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What is EDI Compliance? A Complete Guide

Introduction

EDI Compliance, in simple words refers to a business’s capability to adhere to the trading partners’ requirements as outlined by them.

To ensure successful exchange of the EDI documents, both companies trading with each other agree upon a specific EDI standard. Usually, it is the trading partner that enforces their requirements on their suppliers and distributors and they have to abide by every single of them to avoid any chargebacks.

Trading partner compliance documents vary from company to company. Most big box companies like Walmart, Target, Costco, Amazon etc. have detailed resources that are provided to their suppliers and distributors.

Why is it important to be EDI Compliant?

Most likely any trading partner you work with will mandate you to adhere to their specific requirements and follow them. If their requirements are not met, the trading partner can charge you with fines or chargebacks which will cost you money and reputation.

For e.g. Walmart’s EDI requirements mandate you to maintain a consistent AS2 connection and send functional acknowledgements no more than 24 hours from when the purchase orders were placed in your EDI mailbox. Suppliers that are unable to meet these requirements for some valid reason have to report to their EDI Support desk or non-compliance can also result in removal from testing and possibly penalties.

Considering the above example, it is imperative for suppliers like you to understand the EDI requirements and if you decide to work with an external entity (EDI Outsourcing companies or managed EDI providers) for EDI implementation, you will need to ask necessary questions regarding how they handle compliance, turn-around times, kind of customer support they provide etc. in order to determine if they will be right fit for you.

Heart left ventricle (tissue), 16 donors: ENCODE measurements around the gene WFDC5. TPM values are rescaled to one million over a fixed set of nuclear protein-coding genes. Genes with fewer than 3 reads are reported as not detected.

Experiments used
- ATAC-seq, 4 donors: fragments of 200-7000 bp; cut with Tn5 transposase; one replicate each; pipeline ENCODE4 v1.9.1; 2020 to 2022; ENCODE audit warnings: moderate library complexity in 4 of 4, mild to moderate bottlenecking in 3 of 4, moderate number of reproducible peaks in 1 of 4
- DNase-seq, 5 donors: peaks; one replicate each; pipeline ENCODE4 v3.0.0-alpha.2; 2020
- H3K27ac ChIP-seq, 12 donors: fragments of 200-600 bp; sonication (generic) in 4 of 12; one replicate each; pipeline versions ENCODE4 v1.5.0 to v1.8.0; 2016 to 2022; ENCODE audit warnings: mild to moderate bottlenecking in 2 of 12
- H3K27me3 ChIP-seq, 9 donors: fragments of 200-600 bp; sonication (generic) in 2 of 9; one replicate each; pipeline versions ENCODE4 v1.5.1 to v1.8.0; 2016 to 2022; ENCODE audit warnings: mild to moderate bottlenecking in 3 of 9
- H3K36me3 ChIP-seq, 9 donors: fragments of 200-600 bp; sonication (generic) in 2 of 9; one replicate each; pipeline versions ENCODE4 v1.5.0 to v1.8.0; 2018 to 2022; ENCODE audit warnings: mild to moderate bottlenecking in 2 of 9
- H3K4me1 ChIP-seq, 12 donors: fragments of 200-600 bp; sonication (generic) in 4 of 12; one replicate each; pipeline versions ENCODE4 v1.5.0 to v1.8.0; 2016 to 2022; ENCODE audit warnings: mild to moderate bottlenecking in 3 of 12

How to become EDI Compliant and Eliminate EDI Chargebacks?

Follow this step by step process to become EDI compliant:

  1. Become EDI-capable

Once your company decides on the budget and resources to start an EDI project, you will need to become EDI capable first with an EDI software in place. You can either outsource to a managed EDI provider and get their software on a pricing model that works for you or you can build an in-house EDI system which has become cumbersome with the launch of easier cloud-based EDI systems.

  1. Put together an EDI project team

The EDI project team comprised of internal and external personnel needs to come together to start setting up the EDI solution, interacting with your trading partner and get the implementation process started

  1. Gather and understand trading partner requirements

Next, your project team should ask for the EDI requirements from your trading partner which usually are provided in the “getting started guide” or on their website.

If there are any changes to the compliance requirements, your trading partner will notify you and you will need to translate and map EDI data for their new protocols.

  1. EDI testing
EDI testing is a process of checking EDI documents flow end-to-end between organizations and internal systems to ensure smooth data exchange before the actual EDI implementation. Testing needs to be done end-to end not only between you and your trading partner but between your internal systems and your EDI solution as well. This is the step to make sure you are being compliant with your trading partner requirements without any hiccups.
  1. Going live, EDI monitoring and Reporting
Once all parties agree on moving forward, a production date is decided to go-live and start sending and receiving the EDI documents. The EDI implementation process doesn’t end here. Continuous monitoring is necessary to correct any transmission or document errors and make sure you are avoiding any fines or chargebacks from your trading partners. You need to make sure your project team is reporting any errors properly

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